Normal People gained not only critical but also commercial success. Rooney was regarded as “Salinger for the Snapchat generation,” and the book was raved as “a future classic” by some credible review sources. But if you look at Goodreads, the book has mixed reviews, ranging from 1 star to 5 stars.

Apparently reverse psychology works … the polarized review ratings triggered my curiosity, and I started reading the book. After I read the book, I finally understand the reviewers’ opinions better. I can see why some criticized the unconventional editing of the book – how many adverbs were used in the book?! (Not that those editing rules are important to me.) I also understand why others thought some critical background information wasn’t explained enough – what did Carricklea and the supporting characters look like? Why did Connell feel so insecure even he had such a loving mother? Normal People TV Adaptation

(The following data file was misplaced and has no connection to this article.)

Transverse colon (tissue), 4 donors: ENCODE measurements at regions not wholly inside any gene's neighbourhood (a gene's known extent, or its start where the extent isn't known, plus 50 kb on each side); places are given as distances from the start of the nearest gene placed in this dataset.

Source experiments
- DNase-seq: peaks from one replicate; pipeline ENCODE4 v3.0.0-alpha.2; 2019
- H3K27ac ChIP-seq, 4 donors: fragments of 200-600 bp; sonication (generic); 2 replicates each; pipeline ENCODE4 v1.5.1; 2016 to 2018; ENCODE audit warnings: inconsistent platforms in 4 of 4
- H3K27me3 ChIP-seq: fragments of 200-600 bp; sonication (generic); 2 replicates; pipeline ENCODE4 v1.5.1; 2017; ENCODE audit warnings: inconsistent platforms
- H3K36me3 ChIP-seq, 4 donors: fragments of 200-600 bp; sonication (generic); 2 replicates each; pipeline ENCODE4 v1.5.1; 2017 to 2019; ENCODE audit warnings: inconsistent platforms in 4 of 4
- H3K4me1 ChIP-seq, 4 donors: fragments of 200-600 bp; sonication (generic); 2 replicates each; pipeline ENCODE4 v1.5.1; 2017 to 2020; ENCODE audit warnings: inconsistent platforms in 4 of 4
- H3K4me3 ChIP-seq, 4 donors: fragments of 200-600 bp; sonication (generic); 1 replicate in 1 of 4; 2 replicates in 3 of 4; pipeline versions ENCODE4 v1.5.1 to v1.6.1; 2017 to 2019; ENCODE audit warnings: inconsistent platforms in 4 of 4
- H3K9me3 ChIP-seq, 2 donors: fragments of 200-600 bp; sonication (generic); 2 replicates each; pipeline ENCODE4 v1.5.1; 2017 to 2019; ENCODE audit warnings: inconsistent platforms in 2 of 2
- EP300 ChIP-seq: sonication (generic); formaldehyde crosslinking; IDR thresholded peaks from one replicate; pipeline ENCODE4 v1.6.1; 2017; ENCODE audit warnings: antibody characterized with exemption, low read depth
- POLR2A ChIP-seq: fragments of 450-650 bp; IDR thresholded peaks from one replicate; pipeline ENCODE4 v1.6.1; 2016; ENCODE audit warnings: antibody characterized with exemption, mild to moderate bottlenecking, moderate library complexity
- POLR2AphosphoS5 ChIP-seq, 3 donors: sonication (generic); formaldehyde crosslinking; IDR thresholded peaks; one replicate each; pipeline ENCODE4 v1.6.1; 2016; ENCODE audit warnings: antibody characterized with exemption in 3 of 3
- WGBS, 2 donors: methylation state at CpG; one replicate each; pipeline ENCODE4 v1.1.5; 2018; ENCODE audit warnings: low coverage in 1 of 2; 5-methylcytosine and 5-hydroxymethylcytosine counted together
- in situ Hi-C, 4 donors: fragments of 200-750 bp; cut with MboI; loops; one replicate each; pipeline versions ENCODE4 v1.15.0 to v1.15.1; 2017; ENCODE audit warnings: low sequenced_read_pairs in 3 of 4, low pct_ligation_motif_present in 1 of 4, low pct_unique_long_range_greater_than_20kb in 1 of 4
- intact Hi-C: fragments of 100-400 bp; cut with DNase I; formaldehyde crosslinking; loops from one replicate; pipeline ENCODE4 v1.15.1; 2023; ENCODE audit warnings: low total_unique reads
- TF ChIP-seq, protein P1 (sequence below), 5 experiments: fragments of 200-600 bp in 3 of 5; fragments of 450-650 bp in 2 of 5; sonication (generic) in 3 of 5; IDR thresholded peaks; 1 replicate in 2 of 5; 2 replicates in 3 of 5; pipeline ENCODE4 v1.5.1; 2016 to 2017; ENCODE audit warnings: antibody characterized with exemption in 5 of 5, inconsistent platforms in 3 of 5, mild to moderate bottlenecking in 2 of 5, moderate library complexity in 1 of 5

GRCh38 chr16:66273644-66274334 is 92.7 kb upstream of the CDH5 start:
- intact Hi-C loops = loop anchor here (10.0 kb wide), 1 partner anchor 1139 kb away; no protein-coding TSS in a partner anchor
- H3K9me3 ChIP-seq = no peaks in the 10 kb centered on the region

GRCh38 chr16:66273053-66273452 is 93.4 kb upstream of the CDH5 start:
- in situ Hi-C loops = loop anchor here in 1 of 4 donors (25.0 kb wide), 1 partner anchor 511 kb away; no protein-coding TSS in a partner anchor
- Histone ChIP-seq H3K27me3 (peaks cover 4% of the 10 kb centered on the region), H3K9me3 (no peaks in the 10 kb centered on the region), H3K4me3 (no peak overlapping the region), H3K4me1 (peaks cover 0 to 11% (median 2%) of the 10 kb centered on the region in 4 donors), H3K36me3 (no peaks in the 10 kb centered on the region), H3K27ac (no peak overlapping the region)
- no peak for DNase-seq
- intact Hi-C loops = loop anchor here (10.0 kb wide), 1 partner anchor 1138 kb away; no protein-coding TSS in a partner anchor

But perhaps what I agree the most is the on-and-off relationship between Connell and Marianne was upsetting at times. Therefore, I can’t agree how a credible review source described the book: an exploration of “intense love across social classes.” I don’t think their young love was intense – how could it be on and off if it was intense? It wasn’t even so much a love story to me, though you probably would argue with that.

The book reminds me of Leaving Las Vegas, an old movie based on John O’Brien’s book with the same title. The film won Nicolas Cage the best actor. It was about two desperate people, an alcoholic screenwriter and a prostitute. They met and consoled each other with sex. It was a love story to me when I watched it over 20 years ago, but now, my definition of Love has changed, and I no longer think that was a love story. RogerEbert.com says: It was about addiction’s real pain and the two desperate souls using love as “last resort” for their pain. I think that’s very precise.